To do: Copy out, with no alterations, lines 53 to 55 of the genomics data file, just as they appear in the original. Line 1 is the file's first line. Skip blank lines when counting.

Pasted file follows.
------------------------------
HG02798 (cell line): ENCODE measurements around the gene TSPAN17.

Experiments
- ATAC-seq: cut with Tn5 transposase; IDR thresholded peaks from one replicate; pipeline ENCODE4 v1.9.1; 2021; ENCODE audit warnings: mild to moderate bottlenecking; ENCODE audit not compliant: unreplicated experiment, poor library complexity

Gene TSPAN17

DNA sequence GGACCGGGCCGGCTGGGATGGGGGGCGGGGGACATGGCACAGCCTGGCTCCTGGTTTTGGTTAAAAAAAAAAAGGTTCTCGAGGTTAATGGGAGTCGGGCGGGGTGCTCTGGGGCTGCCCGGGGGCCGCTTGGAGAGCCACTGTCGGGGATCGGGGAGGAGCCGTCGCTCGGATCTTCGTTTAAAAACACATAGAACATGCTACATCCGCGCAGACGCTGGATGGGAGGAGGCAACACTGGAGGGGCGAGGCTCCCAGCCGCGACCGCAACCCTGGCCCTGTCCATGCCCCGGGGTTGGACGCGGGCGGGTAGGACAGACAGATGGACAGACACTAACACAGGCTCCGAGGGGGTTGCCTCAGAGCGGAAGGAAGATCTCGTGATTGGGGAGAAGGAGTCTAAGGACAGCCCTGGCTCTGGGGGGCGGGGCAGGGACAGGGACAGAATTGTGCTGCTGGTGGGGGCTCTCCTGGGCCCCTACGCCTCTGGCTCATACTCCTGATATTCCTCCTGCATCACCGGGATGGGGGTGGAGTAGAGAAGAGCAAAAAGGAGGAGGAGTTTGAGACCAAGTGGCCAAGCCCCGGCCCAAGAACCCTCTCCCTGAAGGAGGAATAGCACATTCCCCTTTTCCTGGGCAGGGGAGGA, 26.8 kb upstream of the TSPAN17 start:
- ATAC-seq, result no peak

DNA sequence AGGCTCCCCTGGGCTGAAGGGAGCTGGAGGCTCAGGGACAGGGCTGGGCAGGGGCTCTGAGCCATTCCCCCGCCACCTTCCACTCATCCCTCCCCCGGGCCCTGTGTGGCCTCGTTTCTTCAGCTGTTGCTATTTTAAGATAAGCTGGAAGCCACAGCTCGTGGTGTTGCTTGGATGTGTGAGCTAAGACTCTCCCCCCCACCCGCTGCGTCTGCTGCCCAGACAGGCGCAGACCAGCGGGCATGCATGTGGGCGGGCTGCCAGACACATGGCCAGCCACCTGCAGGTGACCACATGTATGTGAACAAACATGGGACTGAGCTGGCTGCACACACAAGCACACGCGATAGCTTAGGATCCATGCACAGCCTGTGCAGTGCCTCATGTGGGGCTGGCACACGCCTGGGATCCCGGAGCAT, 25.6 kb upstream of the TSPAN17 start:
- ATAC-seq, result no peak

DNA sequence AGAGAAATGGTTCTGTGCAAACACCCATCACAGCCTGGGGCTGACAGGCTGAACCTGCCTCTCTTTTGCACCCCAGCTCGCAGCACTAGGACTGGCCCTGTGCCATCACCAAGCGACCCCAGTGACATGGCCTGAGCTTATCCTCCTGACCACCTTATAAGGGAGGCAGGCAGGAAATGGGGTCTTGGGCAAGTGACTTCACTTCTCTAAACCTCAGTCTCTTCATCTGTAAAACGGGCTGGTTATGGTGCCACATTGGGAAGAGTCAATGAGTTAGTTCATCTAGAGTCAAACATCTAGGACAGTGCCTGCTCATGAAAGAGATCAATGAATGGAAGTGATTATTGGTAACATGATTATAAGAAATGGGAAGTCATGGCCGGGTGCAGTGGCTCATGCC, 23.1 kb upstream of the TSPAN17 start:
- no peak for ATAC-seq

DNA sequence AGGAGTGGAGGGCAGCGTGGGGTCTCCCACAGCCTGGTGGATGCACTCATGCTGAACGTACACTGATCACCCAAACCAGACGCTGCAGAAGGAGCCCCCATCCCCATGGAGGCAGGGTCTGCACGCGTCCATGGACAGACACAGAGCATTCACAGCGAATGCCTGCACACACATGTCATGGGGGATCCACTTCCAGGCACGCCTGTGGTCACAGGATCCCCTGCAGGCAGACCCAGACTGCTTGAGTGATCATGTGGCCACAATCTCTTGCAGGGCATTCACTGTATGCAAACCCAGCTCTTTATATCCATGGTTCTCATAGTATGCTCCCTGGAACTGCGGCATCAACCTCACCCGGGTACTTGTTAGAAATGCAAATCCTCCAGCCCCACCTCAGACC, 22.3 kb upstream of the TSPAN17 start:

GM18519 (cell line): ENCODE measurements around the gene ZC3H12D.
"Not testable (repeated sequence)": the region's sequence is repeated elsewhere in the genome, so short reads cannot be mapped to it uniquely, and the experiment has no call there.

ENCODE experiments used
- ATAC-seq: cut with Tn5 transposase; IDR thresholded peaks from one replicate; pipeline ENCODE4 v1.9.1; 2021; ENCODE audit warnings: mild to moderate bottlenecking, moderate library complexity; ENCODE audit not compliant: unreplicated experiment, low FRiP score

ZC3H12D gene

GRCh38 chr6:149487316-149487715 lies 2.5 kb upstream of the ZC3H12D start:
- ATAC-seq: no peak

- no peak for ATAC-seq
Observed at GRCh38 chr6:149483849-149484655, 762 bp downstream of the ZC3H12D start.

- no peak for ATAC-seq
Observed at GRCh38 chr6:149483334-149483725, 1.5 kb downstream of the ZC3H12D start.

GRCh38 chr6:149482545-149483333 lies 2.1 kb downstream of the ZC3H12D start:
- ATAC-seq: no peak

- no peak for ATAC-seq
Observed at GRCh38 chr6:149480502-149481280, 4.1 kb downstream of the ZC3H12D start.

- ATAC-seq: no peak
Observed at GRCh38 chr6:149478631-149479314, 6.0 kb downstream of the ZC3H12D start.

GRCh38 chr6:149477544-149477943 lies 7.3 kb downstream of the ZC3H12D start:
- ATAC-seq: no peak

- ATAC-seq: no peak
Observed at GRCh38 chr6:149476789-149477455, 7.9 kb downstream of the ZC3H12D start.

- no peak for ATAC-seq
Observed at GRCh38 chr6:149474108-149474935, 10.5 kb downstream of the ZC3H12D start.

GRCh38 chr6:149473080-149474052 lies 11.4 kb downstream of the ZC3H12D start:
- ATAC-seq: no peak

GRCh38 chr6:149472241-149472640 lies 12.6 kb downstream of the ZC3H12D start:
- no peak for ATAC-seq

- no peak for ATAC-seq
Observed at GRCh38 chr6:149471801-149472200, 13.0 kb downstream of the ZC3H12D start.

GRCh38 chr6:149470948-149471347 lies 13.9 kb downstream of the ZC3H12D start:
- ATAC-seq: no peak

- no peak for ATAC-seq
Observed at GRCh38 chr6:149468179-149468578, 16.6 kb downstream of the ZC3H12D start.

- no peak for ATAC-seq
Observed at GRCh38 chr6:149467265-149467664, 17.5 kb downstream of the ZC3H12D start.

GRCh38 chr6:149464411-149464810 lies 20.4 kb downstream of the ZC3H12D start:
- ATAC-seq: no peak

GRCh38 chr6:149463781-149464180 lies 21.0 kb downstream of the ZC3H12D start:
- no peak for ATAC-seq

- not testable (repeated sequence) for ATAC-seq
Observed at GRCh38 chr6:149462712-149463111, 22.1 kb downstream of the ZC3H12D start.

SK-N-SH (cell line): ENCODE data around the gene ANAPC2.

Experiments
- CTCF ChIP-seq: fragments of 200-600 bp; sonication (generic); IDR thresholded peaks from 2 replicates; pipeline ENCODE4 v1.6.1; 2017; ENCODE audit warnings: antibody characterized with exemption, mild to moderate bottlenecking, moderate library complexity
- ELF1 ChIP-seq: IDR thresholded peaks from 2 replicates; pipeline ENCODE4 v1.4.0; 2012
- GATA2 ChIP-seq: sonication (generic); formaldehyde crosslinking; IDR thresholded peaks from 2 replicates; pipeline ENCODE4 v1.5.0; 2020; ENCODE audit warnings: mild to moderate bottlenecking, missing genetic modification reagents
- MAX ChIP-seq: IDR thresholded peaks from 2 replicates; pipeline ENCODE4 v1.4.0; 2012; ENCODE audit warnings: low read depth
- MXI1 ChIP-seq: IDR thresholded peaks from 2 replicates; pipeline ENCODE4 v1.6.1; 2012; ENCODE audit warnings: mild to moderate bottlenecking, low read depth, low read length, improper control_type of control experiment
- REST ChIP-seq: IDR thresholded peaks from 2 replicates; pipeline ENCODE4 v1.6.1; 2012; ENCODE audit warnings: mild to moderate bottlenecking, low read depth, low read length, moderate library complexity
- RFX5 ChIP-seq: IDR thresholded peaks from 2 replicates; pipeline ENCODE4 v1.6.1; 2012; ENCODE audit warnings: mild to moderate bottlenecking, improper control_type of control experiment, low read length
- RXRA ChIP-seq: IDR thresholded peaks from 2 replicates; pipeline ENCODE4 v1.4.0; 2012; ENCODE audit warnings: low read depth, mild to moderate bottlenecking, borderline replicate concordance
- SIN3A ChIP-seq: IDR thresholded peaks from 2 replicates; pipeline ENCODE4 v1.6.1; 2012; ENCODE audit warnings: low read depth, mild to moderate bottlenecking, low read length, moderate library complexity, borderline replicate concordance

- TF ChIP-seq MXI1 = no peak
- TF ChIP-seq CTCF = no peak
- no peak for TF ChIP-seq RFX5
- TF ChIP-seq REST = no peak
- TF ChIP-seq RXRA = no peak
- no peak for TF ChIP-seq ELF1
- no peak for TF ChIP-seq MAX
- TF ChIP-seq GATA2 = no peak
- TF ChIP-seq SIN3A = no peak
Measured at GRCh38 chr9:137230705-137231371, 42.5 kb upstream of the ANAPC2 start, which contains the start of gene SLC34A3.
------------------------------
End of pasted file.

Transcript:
SK-N-SH (cell line): ENCODE data around the gene ANAPC2.

Experiments
- CTCF ChIP-seq: fragments of 200-600 bp; sonication (generic); IDR thresholded peaks from 2 replicates; pipeline ENCODE4 v1.6.1; 2017; ENCODE audit warnings: antibody characterized with exemption, mild to moderate bottlenecking, moderate library complexity